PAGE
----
The advantages of using smart technology in commercial buildings

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Smart technology,
Smart technology

Frankie Bryon, senior sustainability surveyor at Lambert Smith Hampton, discusses why smart technology can help buildings improve on sustainability as well as introduce other benefits such as promoting health and wellbeing and enabling agile working

As the UK government pledges to reach net-zero greenhouse gas emissions by 2050, the urge for sustainable buildings is stronger than ever. According to the UK Green Building Council, an estimated 40% of the UK’s carbon footprint is attributed to the built environment, half of which comes from the energy used in building. Heating alone created 10% of the country’s carbon footprint.

Yet sustainability is still out of reach for many property owners and managers. Old buildings, small budgets, tenants’ varying needs – there are many factors that make it hard for a property manager to truly measure the sustainability of a building and to act upon any findings.

Smart is sustainable

Firms’ sustainability strategies have been a major driver of the rollout of smart technology. By providing more efficient controls over energy usage, it can deliver significant reductions in energy consumption. It is no coincidence that some of the smartest office buildings in the world are also rated by BREEAM as among the greenest. Smart systems allow lighting, heating, air conditioning and ventilation to be monitored and adjusted according to a building’s usage and occupation. Energy wastage can be minimised by turning off heating and lighting when an office is unoccupied. Intelligent building facades may also be used to control the heat and light entering the building in response to changing weather conditions.

The next generation of energy-efficient smart buildings have their own sources of power generation and some are even able to generate more energy than they consume, with surplus energy going back to the grid.

Workplace wellbeing

Smart technology is increasingly recognised as having an important role to play in promoting health and wellbeing. It can help to create environments that support an alert, energised workforce.

Sensors can monitor air and water quality, light, temperature and noise levels. Issues known to affect workers’ concentration levels such as poor air quality or a lack of natural light can thus be detected and fixed.

More advanced smart office technology can also make use of data from wearable biometric devices monitoring the health and comfort of workers. In fact, research by Instant Offices shows 45% of the UK workforce would feel comfortable with sharing information via wearable devices for the purpose of protecting their health and wellbeing.

Ambient conditions can be adjusted when workers show signs of discomfort, or an individual’s immediate working environment can be changed according to their personal preferences.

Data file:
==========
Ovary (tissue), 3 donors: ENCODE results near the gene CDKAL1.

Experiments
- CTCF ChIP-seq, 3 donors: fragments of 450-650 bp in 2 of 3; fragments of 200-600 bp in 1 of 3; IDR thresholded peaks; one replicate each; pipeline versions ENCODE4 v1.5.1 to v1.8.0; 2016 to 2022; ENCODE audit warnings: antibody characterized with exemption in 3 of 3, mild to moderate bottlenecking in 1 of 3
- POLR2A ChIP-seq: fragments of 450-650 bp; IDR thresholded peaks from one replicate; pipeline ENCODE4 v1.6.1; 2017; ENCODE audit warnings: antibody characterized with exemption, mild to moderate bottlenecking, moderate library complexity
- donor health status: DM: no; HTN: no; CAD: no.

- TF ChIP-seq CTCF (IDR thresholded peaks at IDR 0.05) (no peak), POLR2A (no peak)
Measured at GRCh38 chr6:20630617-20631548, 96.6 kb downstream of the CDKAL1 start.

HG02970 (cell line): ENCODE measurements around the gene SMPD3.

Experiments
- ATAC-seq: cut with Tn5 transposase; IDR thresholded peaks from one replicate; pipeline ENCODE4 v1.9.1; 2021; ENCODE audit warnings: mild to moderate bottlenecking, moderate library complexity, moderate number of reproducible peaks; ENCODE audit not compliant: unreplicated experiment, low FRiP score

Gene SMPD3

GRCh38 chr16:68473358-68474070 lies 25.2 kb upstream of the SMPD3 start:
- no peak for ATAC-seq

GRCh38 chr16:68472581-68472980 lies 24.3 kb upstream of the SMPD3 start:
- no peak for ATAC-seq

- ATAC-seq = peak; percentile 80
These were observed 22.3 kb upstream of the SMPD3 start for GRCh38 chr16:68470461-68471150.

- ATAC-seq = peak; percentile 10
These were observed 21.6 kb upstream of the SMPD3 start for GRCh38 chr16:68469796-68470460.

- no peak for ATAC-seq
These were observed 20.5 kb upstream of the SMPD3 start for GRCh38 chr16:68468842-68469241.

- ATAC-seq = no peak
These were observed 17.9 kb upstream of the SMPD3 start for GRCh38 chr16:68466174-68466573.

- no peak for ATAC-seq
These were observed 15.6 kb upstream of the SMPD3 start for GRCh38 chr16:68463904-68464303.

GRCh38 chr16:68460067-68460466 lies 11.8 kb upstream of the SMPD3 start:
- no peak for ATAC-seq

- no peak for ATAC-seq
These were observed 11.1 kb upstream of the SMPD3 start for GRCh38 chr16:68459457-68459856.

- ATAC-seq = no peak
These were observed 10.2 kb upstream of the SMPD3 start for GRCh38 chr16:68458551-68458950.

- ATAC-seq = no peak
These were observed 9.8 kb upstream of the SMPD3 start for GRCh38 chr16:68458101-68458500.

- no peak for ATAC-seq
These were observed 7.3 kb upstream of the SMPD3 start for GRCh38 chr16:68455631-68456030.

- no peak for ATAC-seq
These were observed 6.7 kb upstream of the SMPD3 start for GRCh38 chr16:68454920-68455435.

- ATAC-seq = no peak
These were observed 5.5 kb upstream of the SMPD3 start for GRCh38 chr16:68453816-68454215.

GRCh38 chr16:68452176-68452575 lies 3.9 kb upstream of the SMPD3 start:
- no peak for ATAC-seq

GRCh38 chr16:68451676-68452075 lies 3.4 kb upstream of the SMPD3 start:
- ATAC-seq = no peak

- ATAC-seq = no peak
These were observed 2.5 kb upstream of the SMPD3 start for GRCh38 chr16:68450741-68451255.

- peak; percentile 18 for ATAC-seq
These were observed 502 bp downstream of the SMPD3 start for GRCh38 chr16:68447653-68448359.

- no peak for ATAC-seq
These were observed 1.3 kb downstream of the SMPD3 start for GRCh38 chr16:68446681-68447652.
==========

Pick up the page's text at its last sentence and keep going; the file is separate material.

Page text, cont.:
Work smarter

Sensors, smartphones or wearable devices may collect data monitoring environmental factors such as temperature, light, air quality and noise, as well as data on employees’ usage of the building.

The data collected can provide building managers with actionable insights on how to improve a building’s performance, or it may feed through to automated systems controlling the office environment. With smart technology continually evolving, it is being used to support an increasingly wide range of applications, providing multiple benefits to building owners, investors, occupiers and employees.

Enabling agile working

Smart technology is providing occupiers with a better understanding of who uses the office at any given time, how they work and with whom they collaborate. These insights can enable increasingly agile, flexible working.

Some of the newest generations of smart buildings have fewer desks than workers. Instead, employees may reserve a workspace using an app, with a choice of spaces depending on whether they would prefer a collaborative workspace, private meeting area or a quiet space.

Smart systems may thus facilitate a move away from the convention of employees ‘owning’ a desk, which then goes unused for periods when they are out of the office. Flexible workspaces can be used more efficiently and may be continually adapted to changing employee demand and new work styles.

Improving workplace experiences

As well as enabling desk and room bookings, workplace apps can also be used to order food and drink, book gym sessions or reserve parking spaces. They may allow employees to control ambient settings, as well as providing new ways of connecting and collaborating with colleagues.

Workplace apps are thus developing as important interfaces between employees and office buildings, giving individuals greater control over their office experience. This will help to align the modern office with the expectations of a younger workforce for whom smart technology already plays an integral part of their lifestyles outside of work.

The benefits of being smart

Overall the advantages that smart offices offer are in terms of the following:

  • Employee wellbeing.
  • Agile working.
  • Workplace experience.

Smart offices also aid talent attraction and retention by creating spaces in which people want to work, while appealing to workers’ environmental values. Modern, sustainable offices can help to reinforce a company’s brand values and define a progressive, forward-thinking corporate culture.

 

 

Frankie Byron

Senior Sustainability Surveyor

Lambert Smith Hampton

Tel: +44 (0)207 198 2359

FBryon@lsh.co.uk

www.lsh.co.uk

Twitter: lshtweets

LinkedIn: Lambert-smith-hampton

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